The change

Today I tackled a short but demanding walk. Yesterday I did a longer but less strenuous hike. The seasons are changing. The temperature has fallen a mere 5 or 6 degrees at most but it feels so much better. Humidity is down and the breeze on the ridge of Siu Ma Shan was invigorating. It did not however help me keep the camera steady.

I promised myself I would pick just one image each time if I tried to blog regularly again. It makes me think about why I have selected a particular image. I don’t really know why but plants have never captivated me the way birds and insects have done. I think it is because I simply don’t know where to start. I have a good few reference books but when I open one I genuinely have no idea what to look for. I quickly find the photographs are not sufficiently detailed to key something out. I have tried a couple of plant ID apps and find them very inconsistent.

So why then I wonder did I select a plant today. The chosen one is the beautiful Bamboo Orchid, Arundina graminifolia. It is probably the commonest of the many HK orchids. Even so it is unwise to disclose too much location detail. Orchid hunters will come and dig them up with no hesitation. The clump I found today was a mere 5 or 6 flowers and they are probably passed by dozens if not hundreds of hikers each day. Most probably do not know they are orchids. They are a bit garish, dare I say. Eye-catching if not startling. Run of the mill scrubby hillside shocked by the colour burst. Shocking pink indeed.

Arundina graminifolia
Arundina graminifolia

I felt this might be my only reward for the hard climbs, up and down. The knees took some jarring and later I was happy to relax for an hour or two. Tomorrow I have a session with my personal trainer, who is trying to strengthen my back, improve my balance and enhance my very constrained flexibility. I hope the combination of fitness training and hiking will keep me active longer.

This photo is technically undemanding – little more than a point and shoot. I find it oddly satisfying and reassuring that the complexities of photography can be reduced to such a simple image. I also took half a dozen DNG/RAW files with my phone today. I still marvel that the camera in my phone can produce such flexible files and I can play with them on the phone for immediate posting if I wish. I am definitely subscribing to the phone as a sketchbook idea. The creative process is the end game not the technical data. The orchid is beauty in its simplest form and so it earns its place in my blog today.

11 thoughts on “The change

  1. The way you feel about plants is how I feel about birds. I like them, but have difficulty making sense of them. Now, flowers I get! I really like this orchid and am delighted that you chose it. Sometimes, point and shoot does the job perfectly, I think. I know of a place where bright, garish orchids grow right along a trail. Every year I hold my breath, hoping poachers don’t notice them.

  2. Wonderful captures. My second time around on WordPress runs out in a few days. I’m busy, happy, poorly and eating well. Jolly is great company on walks or stretched out by the fire. Wishing you and Mrs H a Happy Christmas, safe and peaceful new year and if you want to keep in touch I’ll happily provide you with an email address. Simon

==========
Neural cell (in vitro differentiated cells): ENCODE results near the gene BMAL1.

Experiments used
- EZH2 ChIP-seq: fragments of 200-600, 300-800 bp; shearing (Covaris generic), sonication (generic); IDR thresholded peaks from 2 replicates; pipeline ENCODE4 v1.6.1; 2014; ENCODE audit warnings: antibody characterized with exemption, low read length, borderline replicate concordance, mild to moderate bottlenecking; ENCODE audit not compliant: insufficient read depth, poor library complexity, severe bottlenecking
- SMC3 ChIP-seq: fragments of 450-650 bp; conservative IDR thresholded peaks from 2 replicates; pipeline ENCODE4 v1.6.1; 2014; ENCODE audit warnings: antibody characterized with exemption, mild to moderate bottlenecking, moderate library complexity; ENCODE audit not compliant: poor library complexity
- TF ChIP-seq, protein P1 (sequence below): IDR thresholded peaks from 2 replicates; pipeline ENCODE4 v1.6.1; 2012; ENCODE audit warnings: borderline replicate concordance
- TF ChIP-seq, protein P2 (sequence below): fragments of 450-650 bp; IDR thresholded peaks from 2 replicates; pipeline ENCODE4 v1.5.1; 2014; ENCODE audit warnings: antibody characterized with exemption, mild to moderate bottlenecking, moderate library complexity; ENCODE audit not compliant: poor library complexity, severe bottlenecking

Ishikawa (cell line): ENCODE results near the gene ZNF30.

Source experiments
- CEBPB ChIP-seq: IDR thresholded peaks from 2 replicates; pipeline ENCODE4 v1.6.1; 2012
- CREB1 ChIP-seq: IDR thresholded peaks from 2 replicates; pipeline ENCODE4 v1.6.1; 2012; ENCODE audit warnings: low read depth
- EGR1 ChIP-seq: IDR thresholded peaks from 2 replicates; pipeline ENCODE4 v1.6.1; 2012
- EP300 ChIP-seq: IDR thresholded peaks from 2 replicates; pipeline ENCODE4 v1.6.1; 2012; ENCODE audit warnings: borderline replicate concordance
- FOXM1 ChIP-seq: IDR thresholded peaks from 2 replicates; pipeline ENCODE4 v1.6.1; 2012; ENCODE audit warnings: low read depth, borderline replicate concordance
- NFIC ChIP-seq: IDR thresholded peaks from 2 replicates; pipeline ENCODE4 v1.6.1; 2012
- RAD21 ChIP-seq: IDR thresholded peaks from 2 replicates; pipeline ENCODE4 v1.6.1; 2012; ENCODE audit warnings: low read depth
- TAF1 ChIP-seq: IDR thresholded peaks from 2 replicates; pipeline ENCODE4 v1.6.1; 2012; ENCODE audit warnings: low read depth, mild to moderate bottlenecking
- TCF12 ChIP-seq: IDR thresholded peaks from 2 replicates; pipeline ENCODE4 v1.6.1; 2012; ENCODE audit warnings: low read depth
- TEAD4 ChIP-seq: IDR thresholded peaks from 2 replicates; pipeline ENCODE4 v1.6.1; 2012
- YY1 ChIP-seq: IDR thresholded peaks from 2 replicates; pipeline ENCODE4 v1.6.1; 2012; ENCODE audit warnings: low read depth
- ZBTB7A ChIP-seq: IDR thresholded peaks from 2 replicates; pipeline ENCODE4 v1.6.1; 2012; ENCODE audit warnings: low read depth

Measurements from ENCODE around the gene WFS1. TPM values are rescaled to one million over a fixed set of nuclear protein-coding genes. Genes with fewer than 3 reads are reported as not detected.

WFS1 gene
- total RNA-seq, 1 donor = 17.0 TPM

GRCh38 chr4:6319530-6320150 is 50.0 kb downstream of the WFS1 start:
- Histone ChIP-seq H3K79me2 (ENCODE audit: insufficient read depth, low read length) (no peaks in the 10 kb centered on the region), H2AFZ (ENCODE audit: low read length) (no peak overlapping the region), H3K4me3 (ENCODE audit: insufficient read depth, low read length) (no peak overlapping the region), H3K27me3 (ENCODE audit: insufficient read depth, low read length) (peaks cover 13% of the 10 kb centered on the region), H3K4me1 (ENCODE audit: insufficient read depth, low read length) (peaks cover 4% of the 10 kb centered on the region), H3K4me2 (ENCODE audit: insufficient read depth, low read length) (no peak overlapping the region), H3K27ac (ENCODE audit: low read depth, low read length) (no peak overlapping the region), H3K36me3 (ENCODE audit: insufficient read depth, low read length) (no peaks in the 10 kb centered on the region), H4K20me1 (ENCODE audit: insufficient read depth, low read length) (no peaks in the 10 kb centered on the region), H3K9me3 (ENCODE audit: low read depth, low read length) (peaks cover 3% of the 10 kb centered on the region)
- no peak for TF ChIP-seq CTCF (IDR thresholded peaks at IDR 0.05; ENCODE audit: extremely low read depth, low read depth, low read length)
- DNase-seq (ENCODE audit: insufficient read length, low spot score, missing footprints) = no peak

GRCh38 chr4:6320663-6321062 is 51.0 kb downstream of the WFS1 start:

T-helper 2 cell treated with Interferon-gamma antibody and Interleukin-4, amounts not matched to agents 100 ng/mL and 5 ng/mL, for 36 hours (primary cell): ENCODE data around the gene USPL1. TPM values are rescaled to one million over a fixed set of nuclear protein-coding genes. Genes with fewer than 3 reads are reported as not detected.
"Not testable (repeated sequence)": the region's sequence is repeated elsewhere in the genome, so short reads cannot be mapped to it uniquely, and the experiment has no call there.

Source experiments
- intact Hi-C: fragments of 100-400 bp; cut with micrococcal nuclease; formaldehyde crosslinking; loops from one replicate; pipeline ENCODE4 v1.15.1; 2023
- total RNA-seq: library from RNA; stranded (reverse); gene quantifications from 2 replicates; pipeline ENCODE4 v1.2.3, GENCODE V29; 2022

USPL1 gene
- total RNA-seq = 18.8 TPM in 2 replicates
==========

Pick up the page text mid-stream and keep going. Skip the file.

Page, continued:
3. The orchid is a beauty and as I viewed your photo I immediately saw it as an orchid. I have no idea why but it just looks like an orchid to me. Anyway, as we all age, mobility I suppose, becomes a problem for most. I find that stamina is most pressing. But it is getting better since I am taking more B vitamins and walking a little bit longer or taking more short walks after resting for an hour or so. I do hope the trainer can get you to the goal that you have set.

    • Thanks Yvonne. Another training session today and I too have started taking vitamin B. Don’t overdo it and I’m sure your mobility will be fine for a good many years to come – healthy living helps a lot.

  4. I certainly understand the relief that comes with lessened heat and humidity. We’re about to cool a bit more, and everyone is filled with anticipation.

    Like you, I sometimes obscure the location of special plants. A few of our orchids are so undependable location would hardly matter; they may bloom one year, and then disappear for several. Still, discretion, valor, and all that.

    The structure and color of this one do resemble one of our native orchids, but I’m not sure I would have recognized this as an orchid — at least, not immediately. I’d say it was a fine reward for your day’s wandering.

    • I don’t know much about the life cycle of orchids. I went looking for another species recently and did not find any. Perhaps they are not annual. I always find something to make a walk worthwhile even if it is just the exercise logged. Back to 29C today – roll on cooler days.

      • I’ve generally found the orchids I’ve shared in about the same place but often the numbers are up or down and they may not be exactly the same plant year after year. Many are taxed by flowering and take a year off I have learned.

        There is a clump of lady’s slippers I photograph every once in awhile located just a few feet from a rail trail path that is visited by large numbers as you describe. I don’t think many people notice it which is good because sure enough someone will ignorantly condemn it to death by digging it up with the idea of transplanting it.

        I think you made a good choice with this lovely little orchid.

      • There are nurseries here that specialise in orchids and people can buy most species if they wish. However often people prefer to dig up the wild flowers instead. The Bamboo Orchid seems to flower regularly so it isn’t hard to find but this is not in an easy place to get to – someone has to make a long trek up to the ridge to get there which probably saves them.

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